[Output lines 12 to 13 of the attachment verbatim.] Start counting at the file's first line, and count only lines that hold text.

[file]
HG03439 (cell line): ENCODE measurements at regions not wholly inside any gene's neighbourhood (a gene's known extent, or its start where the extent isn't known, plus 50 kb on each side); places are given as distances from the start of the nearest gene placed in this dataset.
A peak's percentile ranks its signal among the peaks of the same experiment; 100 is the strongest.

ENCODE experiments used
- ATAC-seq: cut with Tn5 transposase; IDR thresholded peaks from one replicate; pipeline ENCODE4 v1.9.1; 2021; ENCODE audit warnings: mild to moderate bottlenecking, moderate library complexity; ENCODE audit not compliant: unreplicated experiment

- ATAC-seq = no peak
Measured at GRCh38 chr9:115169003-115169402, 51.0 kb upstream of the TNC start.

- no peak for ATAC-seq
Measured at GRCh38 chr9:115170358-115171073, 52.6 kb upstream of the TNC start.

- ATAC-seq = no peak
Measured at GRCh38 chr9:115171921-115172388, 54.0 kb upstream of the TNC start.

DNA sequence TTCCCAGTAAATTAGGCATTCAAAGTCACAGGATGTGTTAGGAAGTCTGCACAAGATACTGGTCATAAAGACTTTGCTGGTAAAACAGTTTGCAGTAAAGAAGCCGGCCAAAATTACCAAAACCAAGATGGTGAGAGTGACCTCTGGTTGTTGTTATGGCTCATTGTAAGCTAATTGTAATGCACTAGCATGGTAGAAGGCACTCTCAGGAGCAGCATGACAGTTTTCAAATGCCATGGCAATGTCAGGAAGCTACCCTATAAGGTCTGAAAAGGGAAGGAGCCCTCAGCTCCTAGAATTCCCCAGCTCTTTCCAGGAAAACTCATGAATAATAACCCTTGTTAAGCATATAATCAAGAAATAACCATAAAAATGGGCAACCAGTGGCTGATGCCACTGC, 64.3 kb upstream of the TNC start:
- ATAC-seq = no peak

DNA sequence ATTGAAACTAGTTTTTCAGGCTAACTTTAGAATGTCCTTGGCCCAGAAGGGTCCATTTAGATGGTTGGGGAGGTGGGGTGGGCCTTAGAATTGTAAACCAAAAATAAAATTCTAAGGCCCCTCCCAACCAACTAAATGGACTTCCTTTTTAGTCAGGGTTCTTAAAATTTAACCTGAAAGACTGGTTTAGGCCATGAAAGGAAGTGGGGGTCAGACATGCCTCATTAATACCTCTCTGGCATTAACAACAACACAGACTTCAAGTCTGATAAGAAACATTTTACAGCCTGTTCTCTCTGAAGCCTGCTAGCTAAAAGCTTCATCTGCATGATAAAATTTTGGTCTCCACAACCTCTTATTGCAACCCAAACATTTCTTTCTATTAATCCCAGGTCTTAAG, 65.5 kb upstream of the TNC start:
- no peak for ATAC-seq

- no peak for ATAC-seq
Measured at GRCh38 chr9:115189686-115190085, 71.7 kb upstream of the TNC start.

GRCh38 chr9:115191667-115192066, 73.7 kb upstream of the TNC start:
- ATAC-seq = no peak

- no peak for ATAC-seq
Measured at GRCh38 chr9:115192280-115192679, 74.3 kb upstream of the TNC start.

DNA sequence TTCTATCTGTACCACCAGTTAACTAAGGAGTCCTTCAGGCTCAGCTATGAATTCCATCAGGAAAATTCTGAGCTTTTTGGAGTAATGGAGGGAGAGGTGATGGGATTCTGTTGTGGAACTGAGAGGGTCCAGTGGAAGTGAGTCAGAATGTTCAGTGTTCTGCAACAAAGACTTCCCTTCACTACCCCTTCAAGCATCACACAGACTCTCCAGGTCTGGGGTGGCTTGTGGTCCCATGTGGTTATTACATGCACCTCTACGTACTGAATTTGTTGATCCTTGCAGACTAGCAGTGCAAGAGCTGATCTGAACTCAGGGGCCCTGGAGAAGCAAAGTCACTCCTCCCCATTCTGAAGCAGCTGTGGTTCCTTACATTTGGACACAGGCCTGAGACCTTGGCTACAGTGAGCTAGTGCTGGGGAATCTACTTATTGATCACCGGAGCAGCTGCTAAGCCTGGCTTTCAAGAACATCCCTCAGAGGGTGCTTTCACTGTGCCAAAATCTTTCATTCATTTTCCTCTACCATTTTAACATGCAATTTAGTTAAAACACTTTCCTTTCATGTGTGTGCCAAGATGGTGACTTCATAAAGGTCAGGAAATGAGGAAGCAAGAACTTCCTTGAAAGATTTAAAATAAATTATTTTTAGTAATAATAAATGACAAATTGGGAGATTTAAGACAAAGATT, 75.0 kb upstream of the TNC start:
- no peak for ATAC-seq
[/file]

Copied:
- ATAC-seq = no peak

DNA sequence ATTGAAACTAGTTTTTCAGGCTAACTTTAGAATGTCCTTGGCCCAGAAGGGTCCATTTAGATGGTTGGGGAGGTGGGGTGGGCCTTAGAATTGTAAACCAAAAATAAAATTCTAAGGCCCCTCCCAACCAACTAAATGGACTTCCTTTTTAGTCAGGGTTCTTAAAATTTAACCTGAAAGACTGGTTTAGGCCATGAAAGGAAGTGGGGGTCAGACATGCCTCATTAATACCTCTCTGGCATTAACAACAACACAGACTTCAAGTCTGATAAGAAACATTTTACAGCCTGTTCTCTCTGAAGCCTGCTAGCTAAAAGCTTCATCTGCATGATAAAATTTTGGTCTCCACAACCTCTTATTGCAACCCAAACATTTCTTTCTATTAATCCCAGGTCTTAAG, 65.5 kb upstream of the TNC start: